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The Daily Wildcat

The Daily Wildcat


Arizona pitcher Cody Hamlin is climbing up the ranks

Rebecca Marie Sasnett
Rebecca Marie Sasnett/ The Daily Wildcat Redshirt sophomore pitcher Cody Hamlin, 26, at Hi Corbett Field on Wednesday, Feb. 19.

In a year of disappointment and inconsistency for Arizona baseball, sophomore pitcher Cody Hamlin has paced the program’s injury-ridden rotation and provided some stability to an otherwise shaky pitching staff.

In 2013 at Western Nevada College, Hamlin had a 1.45 ERA, went 10-2, struck out a team-high 76 batters and only walked 11 over 87 innings pitched. His performances that season earned him the Scenic West Conference’s Pitcher of the Year award, and before long, Hamlin captured the attention of Arizona head coach Andy Lopez.

At the time, the Wildcats were looking to rebuild and re-identify themselves after the program had failed to qualify for the postseason just a year after winning the College World Series. Then Arizona’s No. 1 and No. 2 starting pitchers were selected during the MLB First-Year Player Draft.

Former Arizona pitcher Konner Wade decided to pursue his professional ambitions after being selected as the 199th overall pick in the seventh round by the Colorado Rockies. However, senior pitcher James Farris, the UA’s Saturday starter from 2013 who was drafted in the 15th round by the Houston Astros, opted to return to the Wildcats.

“I’ve been very pleased with both Hamlin and Farris this season,” Lopez said, “[but] after it’s all said and done, [Hamlin] may end up being the Friday night starter. He’s been doing a great job in terms of execution.”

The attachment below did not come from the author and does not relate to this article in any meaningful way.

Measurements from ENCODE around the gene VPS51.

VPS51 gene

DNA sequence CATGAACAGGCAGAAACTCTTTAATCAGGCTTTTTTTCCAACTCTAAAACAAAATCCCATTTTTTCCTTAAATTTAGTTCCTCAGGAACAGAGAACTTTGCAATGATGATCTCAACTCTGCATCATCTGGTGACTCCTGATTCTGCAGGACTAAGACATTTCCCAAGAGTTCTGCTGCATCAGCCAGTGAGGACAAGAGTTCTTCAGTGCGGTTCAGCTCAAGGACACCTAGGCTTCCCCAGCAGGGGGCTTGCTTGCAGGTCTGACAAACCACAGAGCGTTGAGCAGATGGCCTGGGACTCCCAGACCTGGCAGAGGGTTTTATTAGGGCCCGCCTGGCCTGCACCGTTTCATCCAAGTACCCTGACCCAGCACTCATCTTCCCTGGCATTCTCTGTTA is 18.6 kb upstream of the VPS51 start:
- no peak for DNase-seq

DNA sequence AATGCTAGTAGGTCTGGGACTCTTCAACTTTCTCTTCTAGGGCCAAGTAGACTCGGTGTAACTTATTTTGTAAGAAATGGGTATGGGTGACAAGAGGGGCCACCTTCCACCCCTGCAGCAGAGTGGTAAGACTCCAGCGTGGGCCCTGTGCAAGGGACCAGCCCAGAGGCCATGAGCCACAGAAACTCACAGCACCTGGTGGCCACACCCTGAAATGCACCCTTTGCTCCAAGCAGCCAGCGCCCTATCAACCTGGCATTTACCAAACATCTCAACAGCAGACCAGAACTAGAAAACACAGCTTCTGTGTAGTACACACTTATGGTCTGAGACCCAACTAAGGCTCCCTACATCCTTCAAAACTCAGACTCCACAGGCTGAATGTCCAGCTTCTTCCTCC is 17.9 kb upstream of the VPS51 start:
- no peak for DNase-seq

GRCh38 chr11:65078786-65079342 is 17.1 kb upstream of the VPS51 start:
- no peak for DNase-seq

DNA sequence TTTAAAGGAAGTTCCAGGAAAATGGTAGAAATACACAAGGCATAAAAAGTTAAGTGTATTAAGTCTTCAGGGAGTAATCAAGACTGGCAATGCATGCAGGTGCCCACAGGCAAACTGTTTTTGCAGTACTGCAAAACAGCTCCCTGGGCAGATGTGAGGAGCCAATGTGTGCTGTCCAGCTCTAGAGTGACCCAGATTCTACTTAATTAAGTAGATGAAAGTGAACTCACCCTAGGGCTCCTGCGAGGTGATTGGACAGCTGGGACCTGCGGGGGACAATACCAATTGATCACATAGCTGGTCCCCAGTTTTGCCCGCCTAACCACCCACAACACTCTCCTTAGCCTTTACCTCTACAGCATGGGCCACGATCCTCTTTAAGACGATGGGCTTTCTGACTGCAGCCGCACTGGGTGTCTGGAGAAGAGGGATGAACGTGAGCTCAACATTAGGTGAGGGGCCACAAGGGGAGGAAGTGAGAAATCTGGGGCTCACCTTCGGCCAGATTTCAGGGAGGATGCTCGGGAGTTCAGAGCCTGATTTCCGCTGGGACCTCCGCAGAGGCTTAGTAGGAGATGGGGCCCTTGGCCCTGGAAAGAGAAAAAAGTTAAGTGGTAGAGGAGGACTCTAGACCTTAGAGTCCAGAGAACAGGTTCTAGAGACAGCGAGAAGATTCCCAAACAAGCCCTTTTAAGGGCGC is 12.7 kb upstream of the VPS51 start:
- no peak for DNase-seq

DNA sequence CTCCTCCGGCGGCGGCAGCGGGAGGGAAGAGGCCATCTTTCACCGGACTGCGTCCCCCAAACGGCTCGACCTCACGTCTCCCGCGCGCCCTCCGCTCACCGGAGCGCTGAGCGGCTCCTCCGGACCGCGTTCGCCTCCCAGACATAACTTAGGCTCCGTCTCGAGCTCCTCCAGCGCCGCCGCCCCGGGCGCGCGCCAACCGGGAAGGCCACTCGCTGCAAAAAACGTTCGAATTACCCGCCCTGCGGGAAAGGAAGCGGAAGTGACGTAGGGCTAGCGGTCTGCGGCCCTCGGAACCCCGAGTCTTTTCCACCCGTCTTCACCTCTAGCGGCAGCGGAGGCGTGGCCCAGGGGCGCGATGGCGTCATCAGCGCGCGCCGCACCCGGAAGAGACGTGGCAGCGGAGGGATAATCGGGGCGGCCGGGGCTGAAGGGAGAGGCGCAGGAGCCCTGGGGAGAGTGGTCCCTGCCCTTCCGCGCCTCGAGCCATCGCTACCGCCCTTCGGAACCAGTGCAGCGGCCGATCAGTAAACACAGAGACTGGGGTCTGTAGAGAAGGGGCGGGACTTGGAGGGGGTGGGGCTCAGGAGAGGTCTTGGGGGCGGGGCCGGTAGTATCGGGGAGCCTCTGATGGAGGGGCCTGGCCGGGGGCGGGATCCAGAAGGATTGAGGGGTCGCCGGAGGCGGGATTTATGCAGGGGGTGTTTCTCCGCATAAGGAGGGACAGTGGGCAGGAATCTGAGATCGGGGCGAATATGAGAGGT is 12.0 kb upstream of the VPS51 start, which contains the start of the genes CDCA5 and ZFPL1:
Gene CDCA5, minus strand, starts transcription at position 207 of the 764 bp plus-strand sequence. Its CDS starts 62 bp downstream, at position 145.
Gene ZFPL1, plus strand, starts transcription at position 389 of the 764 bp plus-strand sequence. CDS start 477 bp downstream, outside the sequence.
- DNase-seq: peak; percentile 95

Hamlin committed to Arizona last June. He was expected to provide depth in the Wildcats’ starting rotation.

Going into the season, Hamlin was pegged in the No. 4 spot. However, after junior pitcher Mathew Troupe — who was set to start Saturday nights — showed signs of discomfort in his elbow hours before opening night, Lopez chose junior pitcher Tyler Crawford to slide into the No. 2 spot to replace Troupe, calling on Hamlin to slide into the rotation’s No. 3 slot. This gave the 6-foot-3, 188-pound righty a chance to prove his worth and an opportunity to break into the weekend rotation.

Hamlin shone in his first start, while Crawford’s mechanics faltered. That pattern continued to emerge, and pretty soon Hamlin swiped the Saturday-night spot.

“I couldn’t be happier for him,” teammate and fellow junior college transfer Tyler Krause said. “He’s a great guy [and] is one of my best friends, personally. I’m just happy to see him contributing to the team. His presence on the mound is awesome.”

Together, Farris and Hamlin represent the core of Arizona pitching. They have a combined record of 8-4, while the Wildcats as a whole are 12-18, 2-7 in the Pac-12 Conference.

Over his eight starts this season, Hamlin has compiled a 4-2 record, leads all starters with a 2.52 ERA and has only allowed seven walks over 53.2 innings.

“Hamlin has been a pretty good contributor for us,” junior pitcher Tyler Parmenter said. “He’s been really successful this year and is a player who’s just gotten better since he’s been here. I think what he brings, his unique pitching style and the way he’s been effective in getting hitters out, has helped the rotation immensely.”

—Follow Evan Rosenfeld @EvanRosenfeld17

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